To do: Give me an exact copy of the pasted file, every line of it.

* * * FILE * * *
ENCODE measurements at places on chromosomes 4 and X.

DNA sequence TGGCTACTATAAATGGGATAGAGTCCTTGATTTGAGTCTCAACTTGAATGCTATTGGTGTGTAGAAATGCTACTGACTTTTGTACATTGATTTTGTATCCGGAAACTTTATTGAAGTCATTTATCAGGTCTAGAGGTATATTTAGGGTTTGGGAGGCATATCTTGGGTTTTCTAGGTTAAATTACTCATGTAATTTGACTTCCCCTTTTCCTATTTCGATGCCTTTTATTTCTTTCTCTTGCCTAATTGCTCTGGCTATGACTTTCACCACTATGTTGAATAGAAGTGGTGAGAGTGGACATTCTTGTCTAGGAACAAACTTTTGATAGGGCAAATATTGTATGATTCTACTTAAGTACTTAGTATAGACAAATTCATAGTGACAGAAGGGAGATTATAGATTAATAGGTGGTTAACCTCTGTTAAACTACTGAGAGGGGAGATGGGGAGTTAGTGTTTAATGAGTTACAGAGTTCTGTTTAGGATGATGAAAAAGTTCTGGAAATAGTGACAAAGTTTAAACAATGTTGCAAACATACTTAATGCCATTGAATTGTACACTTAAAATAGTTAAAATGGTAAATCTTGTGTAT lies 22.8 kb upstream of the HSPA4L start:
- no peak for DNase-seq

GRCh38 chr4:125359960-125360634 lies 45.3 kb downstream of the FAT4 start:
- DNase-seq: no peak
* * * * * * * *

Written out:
ENCODE measurements at places on chromosomes 4 and X.

DNA sequence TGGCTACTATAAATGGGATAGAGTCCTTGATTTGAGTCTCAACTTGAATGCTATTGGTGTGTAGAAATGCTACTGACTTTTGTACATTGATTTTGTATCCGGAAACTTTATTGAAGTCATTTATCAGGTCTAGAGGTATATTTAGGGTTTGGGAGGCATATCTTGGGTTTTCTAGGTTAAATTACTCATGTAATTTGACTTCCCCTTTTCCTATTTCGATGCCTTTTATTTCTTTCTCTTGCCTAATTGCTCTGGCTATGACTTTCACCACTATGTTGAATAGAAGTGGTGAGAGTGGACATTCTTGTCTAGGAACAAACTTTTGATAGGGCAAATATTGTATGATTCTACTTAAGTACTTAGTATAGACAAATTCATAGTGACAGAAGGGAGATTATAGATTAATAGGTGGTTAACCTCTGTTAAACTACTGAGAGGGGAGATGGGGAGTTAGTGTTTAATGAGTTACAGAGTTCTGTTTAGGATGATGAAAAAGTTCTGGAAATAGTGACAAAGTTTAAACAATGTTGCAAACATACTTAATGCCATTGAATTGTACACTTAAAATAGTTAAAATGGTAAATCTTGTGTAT lies 22.8 kb upstream of the HSPA4L start:
- no peak for DNase-seq

GRCh38 chr4:125359960-125360634 lies 45.3 kb downstream of the FAT4 start:
- DNase-seq: no peak